The Rishonim (Essential Lectures in Jewish History)

Rashi (Woodcut, France 1539)
Rashi (Woodcut, France 1539)

This lecture serves as an introduction to the Rishonim, a body of Rabbinic scholars associated with the 9th through the 15th centuries of the common era. Part of the Essential Lectures in Jewish History series.

Image source: Wikimedia Commons.

18 thoughts on “The Rishonim (Essential Lectures in Jewish History)

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  1. The Rishonim really gave us a lot! Them being explainers, caudifiers, etc. was a huge addition.
    The Sefer Hachinuch is an incredible sefer, with so many insights into the mitzvos.
    The writing of Moreh Nevuchim caused machlokes because many people felt it was inappropriate to write about.
    Thank you for this clear, well-explained video!

    -Yocheved Homnick

  2. It’s amazing to think that the Rishonim were living in times not too different from our own – they were not living in Israel with the Bais HaMikdash, but rather in the Diaspora, having to deal with politics, antisemitism, working to support their families, etc. (parallels modern day issues) – and yet, they were able to produce such amazing works that are integral to our learning and understanding of the Torah.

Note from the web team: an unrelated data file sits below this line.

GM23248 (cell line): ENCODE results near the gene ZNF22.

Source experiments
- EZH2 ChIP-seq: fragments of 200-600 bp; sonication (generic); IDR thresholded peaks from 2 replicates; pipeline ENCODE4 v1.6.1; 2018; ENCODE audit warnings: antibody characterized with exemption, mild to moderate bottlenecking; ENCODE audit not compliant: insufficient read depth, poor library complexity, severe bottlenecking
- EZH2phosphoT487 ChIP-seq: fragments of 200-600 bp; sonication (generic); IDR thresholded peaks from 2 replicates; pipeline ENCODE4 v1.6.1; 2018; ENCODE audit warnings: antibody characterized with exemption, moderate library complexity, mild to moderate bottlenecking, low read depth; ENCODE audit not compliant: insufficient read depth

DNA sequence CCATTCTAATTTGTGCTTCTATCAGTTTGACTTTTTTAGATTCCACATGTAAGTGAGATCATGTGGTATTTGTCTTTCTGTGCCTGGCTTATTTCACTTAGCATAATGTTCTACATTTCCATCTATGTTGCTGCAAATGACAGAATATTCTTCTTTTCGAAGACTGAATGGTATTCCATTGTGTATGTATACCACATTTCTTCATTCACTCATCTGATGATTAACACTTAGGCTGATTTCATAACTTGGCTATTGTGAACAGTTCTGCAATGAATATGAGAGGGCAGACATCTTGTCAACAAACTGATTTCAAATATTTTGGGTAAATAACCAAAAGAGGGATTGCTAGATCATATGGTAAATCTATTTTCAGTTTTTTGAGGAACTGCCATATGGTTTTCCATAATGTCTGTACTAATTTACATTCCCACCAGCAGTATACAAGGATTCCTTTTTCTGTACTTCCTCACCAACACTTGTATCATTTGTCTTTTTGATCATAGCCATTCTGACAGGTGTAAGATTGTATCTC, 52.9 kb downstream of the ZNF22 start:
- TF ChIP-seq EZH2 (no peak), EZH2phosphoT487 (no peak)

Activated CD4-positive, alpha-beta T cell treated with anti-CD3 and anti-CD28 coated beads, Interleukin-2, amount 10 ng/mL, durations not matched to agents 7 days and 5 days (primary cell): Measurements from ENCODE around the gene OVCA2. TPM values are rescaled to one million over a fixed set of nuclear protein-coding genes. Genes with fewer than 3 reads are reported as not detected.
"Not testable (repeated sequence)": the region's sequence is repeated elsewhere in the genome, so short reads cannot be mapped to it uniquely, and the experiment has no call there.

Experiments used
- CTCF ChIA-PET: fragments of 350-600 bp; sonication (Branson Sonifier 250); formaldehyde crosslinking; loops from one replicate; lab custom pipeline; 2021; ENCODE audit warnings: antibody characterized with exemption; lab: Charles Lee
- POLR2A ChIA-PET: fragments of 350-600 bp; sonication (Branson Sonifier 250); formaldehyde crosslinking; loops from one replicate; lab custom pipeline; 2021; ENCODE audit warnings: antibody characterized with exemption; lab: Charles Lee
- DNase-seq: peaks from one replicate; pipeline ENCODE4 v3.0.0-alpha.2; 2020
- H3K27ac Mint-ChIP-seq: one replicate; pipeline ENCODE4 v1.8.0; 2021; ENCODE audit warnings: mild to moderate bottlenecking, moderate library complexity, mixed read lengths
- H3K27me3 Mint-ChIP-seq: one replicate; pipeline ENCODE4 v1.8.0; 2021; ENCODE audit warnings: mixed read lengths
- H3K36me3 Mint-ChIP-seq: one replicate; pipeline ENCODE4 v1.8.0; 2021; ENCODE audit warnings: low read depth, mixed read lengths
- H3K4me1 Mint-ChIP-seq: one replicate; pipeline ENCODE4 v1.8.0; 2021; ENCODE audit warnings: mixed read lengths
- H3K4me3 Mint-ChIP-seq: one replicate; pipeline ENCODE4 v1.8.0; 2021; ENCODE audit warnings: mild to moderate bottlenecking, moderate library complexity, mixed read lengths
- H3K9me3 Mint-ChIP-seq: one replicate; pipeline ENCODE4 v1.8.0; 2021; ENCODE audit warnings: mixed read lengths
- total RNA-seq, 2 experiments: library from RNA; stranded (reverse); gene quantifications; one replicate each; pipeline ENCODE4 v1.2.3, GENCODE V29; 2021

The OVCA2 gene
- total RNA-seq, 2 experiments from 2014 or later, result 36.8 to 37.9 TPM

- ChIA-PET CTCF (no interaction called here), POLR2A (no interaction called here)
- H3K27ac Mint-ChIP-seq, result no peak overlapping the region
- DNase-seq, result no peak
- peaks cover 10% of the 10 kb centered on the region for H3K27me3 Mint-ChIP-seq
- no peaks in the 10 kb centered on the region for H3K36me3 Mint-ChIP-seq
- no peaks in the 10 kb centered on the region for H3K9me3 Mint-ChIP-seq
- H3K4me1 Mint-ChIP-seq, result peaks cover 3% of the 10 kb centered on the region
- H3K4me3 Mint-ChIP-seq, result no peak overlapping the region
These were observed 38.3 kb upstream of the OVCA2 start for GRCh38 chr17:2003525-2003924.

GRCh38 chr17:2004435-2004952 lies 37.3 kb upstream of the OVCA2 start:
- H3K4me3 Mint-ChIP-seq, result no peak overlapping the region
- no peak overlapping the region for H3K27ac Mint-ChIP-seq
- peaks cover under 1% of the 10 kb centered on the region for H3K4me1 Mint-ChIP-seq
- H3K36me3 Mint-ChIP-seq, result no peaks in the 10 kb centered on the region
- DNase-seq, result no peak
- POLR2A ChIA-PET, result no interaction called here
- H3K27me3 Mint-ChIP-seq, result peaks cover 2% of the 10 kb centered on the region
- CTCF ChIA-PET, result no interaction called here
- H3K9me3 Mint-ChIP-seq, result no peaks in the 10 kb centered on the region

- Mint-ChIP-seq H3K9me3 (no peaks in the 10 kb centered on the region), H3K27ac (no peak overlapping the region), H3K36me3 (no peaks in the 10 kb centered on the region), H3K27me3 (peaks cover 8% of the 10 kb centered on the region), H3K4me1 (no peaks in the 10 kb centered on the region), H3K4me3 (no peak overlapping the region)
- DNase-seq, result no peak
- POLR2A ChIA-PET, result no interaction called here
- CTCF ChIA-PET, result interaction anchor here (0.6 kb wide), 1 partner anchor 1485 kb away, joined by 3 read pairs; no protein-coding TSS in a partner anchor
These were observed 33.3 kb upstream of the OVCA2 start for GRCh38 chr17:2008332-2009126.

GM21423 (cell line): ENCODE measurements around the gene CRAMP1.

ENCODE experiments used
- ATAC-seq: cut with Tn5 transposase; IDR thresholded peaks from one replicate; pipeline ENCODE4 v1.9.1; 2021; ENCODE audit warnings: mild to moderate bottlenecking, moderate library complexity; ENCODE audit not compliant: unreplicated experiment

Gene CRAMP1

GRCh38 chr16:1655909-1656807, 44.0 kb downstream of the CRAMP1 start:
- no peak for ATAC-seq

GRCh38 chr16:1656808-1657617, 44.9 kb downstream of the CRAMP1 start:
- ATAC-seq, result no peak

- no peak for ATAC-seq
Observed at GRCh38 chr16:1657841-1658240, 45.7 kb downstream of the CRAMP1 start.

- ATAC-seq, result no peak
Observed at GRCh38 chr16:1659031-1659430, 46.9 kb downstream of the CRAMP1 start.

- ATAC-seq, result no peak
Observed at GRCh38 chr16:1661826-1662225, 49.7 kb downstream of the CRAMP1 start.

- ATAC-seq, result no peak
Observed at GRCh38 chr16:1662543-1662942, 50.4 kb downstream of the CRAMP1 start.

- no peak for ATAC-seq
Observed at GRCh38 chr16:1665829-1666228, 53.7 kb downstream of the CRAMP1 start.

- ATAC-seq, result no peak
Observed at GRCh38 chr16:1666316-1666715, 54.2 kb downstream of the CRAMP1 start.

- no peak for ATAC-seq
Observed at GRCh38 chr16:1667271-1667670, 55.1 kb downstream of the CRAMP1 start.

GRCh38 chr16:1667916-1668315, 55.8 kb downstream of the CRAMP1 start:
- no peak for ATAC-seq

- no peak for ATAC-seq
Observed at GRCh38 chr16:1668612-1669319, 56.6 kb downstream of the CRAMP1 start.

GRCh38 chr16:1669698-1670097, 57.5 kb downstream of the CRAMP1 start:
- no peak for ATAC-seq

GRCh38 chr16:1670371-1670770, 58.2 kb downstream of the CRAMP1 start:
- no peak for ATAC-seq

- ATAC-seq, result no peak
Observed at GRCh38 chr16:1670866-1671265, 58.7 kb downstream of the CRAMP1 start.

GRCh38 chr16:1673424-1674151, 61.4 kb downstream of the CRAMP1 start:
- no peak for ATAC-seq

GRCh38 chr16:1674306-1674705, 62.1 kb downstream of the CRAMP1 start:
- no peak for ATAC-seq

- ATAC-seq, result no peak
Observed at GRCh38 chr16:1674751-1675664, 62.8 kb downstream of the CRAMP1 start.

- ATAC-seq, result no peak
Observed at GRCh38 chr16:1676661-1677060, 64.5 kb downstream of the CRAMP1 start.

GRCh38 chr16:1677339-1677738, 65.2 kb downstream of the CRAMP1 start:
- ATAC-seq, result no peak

3. In spite of this being one of the most difficult periods of time in Jewish history, the period of the Rishonim was one of the greatest periods of Torah scholarship. The impact of the Rishonim was monumental and, together with those who created the Talmud, they played a pivotal role in the transmitting the Torah and shaping the law and practice of Diaspora Judaism. They made the texts accessible to medieval readers, adapting to the “yerida” of that generation. Additionally, the Sefer Hachinuch is a result of the Rishonim, and is a Sefer that is essential in today’s day and age. We are always taught that we should understand the reason behind why we perform a Mitzvah, making it all the more meaningful. Like Devorah had mentioned, it is amazing to see how they were able to equip future generations with the tools they would need to endure their generation’s forthcomings.